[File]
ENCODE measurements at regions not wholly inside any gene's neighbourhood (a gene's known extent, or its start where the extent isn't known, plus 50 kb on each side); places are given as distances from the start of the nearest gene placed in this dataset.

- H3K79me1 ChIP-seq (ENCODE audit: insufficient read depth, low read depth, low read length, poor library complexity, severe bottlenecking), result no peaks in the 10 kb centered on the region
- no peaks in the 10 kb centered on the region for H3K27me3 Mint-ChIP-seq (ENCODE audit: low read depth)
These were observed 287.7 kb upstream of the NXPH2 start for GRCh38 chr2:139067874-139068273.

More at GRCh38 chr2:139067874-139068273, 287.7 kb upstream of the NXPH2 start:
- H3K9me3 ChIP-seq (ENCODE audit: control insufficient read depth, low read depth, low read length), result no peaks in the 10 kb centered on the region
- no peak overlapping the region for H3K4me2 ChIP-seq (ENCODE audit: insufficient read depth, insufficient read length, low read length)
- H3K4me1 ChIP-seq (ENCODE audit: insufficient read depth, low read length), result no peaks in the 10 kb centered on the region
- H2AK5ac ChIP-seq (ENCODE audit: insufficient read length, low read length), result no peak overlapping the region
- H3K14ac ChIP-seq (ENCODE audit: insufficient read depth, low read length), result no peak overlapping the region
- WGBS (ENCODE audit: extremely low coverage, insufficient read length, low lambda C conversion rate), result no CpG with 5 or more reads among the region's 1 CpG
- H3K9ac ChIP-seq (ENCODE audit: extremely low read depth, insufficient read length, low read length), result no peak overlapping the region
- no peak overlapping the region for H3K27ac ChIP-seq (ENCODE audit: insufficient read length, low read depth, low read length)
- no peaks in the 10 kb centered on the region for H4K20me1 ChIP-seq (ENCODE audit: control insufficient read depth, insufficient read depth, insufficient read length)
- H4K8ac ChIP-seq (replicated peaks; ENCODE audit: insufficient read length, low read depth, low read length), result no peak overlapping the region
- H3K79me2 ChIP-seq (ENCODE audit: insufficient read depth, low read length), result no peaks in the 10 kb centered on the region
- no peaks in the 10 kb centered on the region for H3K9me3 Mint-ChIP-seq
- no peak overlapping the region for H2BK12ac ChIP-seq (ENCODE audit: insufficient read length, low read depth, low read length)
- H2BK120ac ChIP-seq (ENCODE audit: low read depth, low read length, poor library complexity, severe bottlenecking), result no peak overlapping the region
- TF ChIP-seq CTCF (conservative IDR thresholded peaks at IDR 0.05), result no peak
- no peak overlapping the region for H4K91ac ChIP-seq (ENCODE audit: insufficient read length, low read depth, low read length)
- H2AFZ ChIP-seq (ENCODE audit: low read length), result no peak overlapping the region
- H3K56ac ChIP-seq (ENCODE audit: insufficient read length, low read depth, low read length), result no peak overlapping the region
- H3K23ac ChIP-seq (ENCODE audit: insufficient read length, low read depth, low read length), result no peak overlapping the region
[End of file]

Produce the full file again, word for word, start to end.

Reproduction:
ENCODE measurements at regions not wholly inside any gene's neighbourhood (a gene's known extent, or its start where the extent isn't known, plus 50 kb on each side); places are given as distances from the start of the nearest gene placed in this dataset.

- H3K79me1 ChIP-seq (ENCODE audit: insufficient read depth, low read depth, low read length, poor library complexity, severe bottlenecking), result no peaks in the 10 kb centered on the region
- no peaks in the 10 kb centered on the region for H3K27me3 Mint-ChIP-seq (ENCODE audit: low read depth)
These were observed 287.7 kb upstream of the NXPH2 start for GRCh38 chr2:139067874-139068273.

More at GRCh38 chr2:139067874-139068273, 287.7 kb upstream of the NXPH2 start:
- H3K9me3 ChIP-seq (ENCODE audit: control insufficient read depth, low read depth, low read length), result no peaks in the 10 kb centered on the region
- no peak overlapping the region for H3K4me2 ChIP-seq (ENCODE audit: insufficient read depth, insufficient read length, low read length)
- H3K4me1 ChIP-seq (ENCODE audit: insufficient read depth, low read length), result no peaks in the 10 kb centered on the region
- H2AK5ac ChIP-seq (ENCODE audit: insufficient read length, low read length), result no peak overlapping the region
- H3K14ac ChIP-seq (ENCODE audit: insufficient read depth, low read length), result no peak overlapping the region
- WGBS (ENCODE audit: extremely low coverage, insufficient read length, low lambda C conversion rate), result no CpG with 5 or more reads among the region's 1 CpG
- H3K9ac ChIP-seq (ENCODE audit: extremely low read depth, insufficient read length, low read length), result no peak overlapping the region
- no peak overlapping the region for H3K27ac ChIP-seq (ENCODE audit: insufficient read length, low read depth, low read length)
- no peaks in the 10 kb centered on the region for H4K20me1 ChIP-seq (ENCODE audit: control insufficient read depth, insufficient read depth, insufficient read length)
- H4K8ac ChIP-seq (replicated peaks; ENCODE audit: insufficient read length, low read depth, low read length), result no peak overlapping the region
- H3K79me2 ChIP-seq (ENCODE audit: insufficient read depth, low read length), result no peaks in the 10 kb centered on the region
- no peaks in the 10 kb centered on the region for H3K9me3 Mint-ChIP-seq
- no peak overlapping the region for H2BK12ac ChIP-seq (ENCODE audit: insufficient read length, low read depth, low read length)
- H2BK120ac ChIP-seq (ENCODE audit: low read depth, low read length, poor library complexity, severe bottlenecking), result no peak overlapping the region
- TF ChIP-seq CTCF (conservative IDR thresholded peaks at IDR 0.05), result no peak
- no peak overlapping the region for H4K91ac ChIP-seq (ENCODE audit: insufficient read length, low read depth, low read length)
- H2AFZ ChIP-seq (ENCODE audit: low read length), result no peak overlapping the region
- H3K56ac ChIP-seq (ENCODE audit: insufficient read length, low read depth, low read length), result no peak overlapping the region
- H3K23ac ChIP-seq (ENCODE audit: insufficient read length, low read depth, low read length), result no peak overlapping the region